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I'm currently looking to hone a system using market depth however I am looking for a good source of historical level 2 data.

As of right now the best source of historical I have found is automated trader, however at 6 grand for 1 year I need to make some more money before that happens. The other vendor I'm in talks with is dxfeed, however I'm not sure if they offer level 2 historical data.

For my platform I use DTN IQ feeding into matlab which sends trades to IB. DTN IQ does not provide historical level 2 data.

If I can't find a good source I'm instead going to test by paper trading the same system on the current market to hone in a strategy.

Any other thoughts or opinions on how to get access to historical level 2 would be much appreciated.

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Just buy the historical data directly from the exchange. Probably not the answer you want, but it's the only one that's realistic. –  chrisaycock Mar 15 '12 at 15:22
    
For which asset class? If futures, take a look at CQG Data Factory . –  michaelv2 Mar 15 '12 at 17:05
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I wonder how automatedtrader.net is able to sell native exchange data. Each exchange sells its own historical data and usually they are very restrictive about the distribution rights. You might want to compare those 3rd party prices against the exchange offer. –  Robert Kubrick Mar 15 '12 at 17:35
    
Exchanges sell through third parties. I have used trading physics which had more competitive prices. –  Steve Mar 17 '12 at 0:44
    
Dylan or anyione else How did he manage to connect IQFeeds with Matlab. I've ben looking all over the place for a Matlab toobox. As far as I'm aware Matlab's DataFeed toolbox only allows for Reuters, BLoomber, Yahoo and eSingals but not IQFeeds and they say will only be avaiable in Q4 2012 in version 2012b. Anyone know anything about this? thxs Jake –  user2643 Jul 3 '12 at 22:30

4 Answers 4

dxFeed does offer level 2 historical data on demand. You can try it out for free. For example, to see how all market makers pulled out their quotes on ACN (Accenture) during May 6, 2010 Flash Crash go to the following URL: http://demo.dxfeed.com:7070/onDemand/data?categories=E-M&symbols=ACN&start=20100506-1447&end=20100506-1449 and use demo/demo when prompted to login. Add "&format=csv" at the end to download the data in Excel-friendly comma-separated values format. Demo access it limited to this particular day and to 1 second conflation interval.

Unless you host your own servers close to exchange and engage in nanosecond-level HFT, you don't have to build your own data warehouse. You can request the data you need from a vendor with adequate precision even for strategies on millisecond scale.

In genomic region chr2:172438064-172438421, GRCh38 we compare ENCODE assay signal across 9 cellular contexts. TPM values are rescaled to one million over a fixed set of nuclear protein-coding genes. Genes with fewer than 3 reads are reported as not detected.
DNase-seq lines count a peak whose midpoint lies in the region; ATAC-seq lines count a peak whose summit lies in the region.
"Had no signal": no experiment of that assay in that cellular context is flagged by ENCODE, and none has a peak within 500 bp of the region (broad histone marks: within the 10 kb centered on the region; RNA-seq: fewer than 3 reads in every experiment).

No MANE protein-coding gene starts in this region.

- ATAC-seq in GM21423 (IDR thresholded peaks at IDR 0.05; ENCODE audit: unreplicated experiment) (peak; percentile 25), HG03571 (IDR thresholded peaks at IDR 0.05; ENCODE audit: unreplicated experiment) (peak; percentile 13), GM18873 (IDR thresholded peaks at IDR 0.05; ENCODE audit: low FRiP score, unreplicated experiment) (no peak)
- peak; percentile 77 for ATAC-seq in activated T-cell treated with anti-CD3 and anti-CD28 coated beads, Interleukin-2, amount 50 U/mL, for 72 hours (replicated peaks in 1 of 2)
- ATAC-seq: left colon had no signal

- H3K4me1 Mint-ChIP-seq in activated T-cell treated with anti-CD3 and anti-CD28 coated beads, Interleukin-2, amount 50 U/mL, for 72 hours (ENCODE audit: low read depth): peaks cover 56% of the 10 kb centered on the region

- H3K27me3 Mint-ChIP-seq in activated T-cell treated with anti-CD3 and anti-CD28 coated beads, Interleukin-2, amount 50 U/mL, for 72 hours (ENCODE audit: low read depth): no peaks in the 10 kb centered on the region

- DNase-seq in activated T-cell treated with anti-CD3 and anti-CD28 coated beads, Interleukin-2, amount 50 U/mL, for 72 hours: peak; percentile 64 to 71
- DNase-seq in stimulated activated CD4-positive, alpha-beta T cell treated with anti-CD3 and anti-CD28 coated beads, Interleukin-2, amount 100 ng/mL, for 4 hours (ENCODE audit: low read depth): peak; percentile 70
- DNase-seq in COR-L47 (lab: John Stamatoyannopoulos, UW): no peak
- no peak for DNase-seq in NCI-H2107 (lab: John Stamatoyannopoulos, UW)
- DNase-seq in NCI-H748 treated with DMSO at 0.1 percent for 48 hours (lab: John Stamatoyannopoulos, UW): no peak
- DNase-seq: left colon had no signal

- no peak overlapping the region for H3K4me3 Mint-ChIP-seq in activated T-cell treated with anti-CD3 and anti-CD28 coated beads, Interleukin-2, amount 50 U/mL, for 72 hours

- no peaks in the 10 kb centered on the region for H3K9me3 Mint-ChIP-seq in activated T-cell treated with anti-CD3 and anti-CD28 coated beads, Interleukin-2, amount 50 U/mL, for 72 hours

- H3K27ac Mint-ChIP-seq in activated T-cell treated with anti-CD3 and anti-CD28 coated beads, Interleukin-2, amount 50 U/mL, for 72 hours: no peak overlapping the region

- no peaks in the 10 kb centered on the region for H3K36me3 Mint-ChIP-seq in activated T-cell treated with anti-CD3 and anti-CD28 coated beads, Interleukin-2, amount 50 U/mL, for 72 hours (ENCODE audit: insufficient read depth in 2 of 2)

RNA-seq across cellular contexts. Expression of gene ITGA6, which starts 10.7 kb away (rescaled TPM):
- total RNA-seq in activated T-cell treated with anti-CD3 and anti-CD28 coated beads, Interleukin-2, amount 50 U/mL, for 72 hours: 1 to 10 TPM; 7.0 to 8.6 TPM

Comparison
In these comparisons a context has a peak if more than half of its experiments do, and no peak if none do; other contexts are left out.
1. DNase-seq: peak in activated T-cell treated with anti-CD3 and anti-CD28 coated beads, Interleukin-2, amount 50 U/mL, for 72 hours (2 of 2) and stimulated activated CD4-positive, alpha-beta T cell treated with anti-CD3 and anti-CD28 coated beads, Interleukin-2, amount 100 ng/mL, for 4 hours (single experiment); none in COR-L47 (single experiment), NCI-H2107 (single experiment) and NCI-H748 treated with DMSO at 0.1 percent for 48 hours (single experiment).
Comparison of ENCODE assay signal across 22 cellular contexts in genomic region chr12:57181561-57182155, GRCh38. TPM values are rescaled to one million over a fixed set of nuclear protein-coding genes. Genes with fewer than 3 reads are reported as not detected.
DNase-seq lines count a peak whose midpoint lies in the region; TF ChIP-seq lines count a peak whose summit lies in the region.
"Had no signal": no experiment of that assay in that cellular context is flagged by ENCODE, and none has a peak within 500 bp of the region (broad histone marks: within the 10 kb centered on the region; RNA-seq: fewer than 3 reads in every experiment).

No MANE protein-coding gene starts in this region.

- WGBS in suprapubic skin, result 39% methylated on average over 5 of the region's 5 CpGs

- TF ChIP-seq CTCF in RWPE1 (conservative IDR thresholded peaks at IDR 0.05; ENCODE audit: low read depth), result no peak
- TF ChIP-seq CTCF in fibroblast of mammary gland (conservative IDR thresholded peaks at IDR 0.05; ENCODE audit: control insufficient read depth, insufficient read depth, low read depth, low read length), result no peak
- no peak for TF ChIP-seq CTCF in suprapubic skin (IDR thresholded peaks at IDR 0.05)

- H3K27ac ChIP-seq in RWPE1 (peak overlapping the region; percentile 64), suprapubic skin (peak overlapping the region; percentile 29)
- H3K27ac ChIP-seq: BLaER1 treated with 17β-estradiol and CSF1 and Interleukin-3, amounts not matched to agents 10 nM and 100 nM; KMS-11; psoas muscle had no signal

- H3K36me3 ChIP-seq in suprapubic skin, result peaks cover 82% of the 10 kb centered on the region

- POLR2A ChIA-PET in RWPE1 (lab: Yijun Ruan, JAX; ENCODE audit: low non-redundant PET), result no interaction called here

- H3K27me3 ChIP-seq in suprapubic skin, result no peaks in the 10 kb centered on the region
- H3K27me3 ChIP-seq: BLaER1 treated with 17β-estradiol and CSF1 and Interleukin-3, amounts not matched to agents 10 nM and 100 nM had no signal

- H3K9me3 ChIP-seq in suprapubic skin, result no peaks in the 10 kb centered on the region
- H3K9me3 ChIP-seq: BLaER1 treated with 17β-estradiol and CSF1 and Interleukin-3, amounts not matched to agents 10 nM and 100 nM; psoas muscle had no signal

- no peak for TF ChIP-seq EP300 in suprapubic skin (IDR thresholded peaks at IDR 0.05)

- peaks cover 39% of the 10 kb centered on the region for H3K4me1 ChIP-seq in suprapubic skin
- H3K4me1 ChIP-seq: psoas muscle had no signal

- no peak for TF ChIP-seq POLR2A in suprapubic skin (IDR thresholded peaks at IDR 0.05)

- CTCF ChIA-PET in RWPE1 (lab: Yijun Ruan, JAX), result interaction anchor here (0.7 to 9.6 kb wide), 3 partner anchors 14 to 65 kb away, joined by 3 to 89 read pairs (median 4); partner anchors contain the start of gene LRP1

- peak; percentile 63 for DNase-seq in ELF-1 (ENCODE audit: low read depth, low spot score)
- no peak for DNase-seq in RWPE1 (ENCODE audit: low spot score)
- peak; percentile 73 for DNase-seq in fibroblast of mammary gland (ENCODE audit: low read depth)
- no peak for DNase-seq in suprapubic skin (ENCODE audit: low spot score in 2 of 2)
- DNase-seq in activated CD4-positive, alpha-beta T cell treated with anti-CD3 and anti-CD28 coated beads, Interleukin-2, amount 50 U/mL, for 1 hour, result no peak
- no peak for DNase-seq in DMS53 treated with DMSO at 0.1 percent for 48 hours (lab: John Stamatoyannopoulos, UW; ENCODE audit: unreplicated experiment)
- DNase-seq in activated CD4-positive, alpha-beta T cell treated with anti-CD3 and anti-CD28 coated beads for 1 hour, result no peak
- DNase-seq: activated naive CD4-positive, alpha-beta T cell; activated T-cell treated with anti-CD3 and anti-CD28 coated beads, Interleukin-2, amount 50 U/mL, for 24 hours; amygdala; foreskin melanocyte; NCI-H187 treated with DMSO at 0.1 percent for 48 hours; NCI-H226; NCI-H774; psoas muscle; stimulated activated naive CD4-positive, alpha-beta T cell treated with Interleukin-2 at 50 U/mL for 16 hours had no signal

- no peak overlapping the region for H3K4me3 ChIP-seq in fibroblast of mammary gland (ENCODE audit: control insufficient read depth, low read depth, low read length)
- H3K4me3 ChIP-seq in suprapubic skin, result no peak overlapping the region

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I agree with @Louis Marascio and @chrisaycock, data is expensive! Going directly to the exchanges is the safest way to obtain huge blocks of historical data, and real-time sources.

If $6000 for a year is too much, than your not going to be able to afford the exchange's data sources, than your not going to be able to afford a big chunk of historical data.

Louis's point about generating your own database by either downloading it from your broker is a good one. Or consider subscribing to a more cost-effective service ($60-$100 a month) and using that to build your database.

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Collect the data yourself and self-timestamp it or buy it from a vendor that timestamps on receipt.

If you do buy data from the venues you should consider very strongly the fact that venue timestamps are never in agreement. Therefore, an event that INET reports at time A does not coincide with an event that BZX reports at time A. This makes buying this sort of data somewhat hazardous. You are better of collecting it yourself or buying it from a vendor who has collected it and self-timestamped the data on receipt.

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Collecting the data yourself also means decoding the native exchange formats. Depending how many exchanges you need, this goes a long way from buying normalized data from vendors. –  Robert Kubrick Mar 19 '12 at 21:44
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Of course it means writing feed handlers for each, that was implied. However, you can have accurate data or you can have crap from a vendor. You pick. Relying on venue specific time stamps will result in crap data. –  Louis Marascio Mar 19 '12 at 23:09

I use interactive brokers as well. What I do is I collect the data throughout the day with their API (reqMktDepth functionality) and I'm building my personal data warehouse. It may seem silly but I've been doing it for two years now and I have a good dataset to play with. Just get started and you'll see that it makes sense, the nice thing about it is that you only download whatever you really need and dont pay for the rest (actually you don't pay anything, period)

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What if you want to investigate a new strategy and the data you've downloaded isn't sufficient? –  chrisaycock Mar 15 '12 at 16:27
    
The data you download from interactive brokers is standardized, you have a set of requests and you can only ask those requests, so in that sense the data I download is always sufficient (cause it's all there is, nothing more nothing less). What can be insufficient is which underlyings (i.e. contracts) you need for your strategy, they might not be in the set of contracts you have been downloading so far, that's true. –  mepuzza Mar 16 '12 at 8:54

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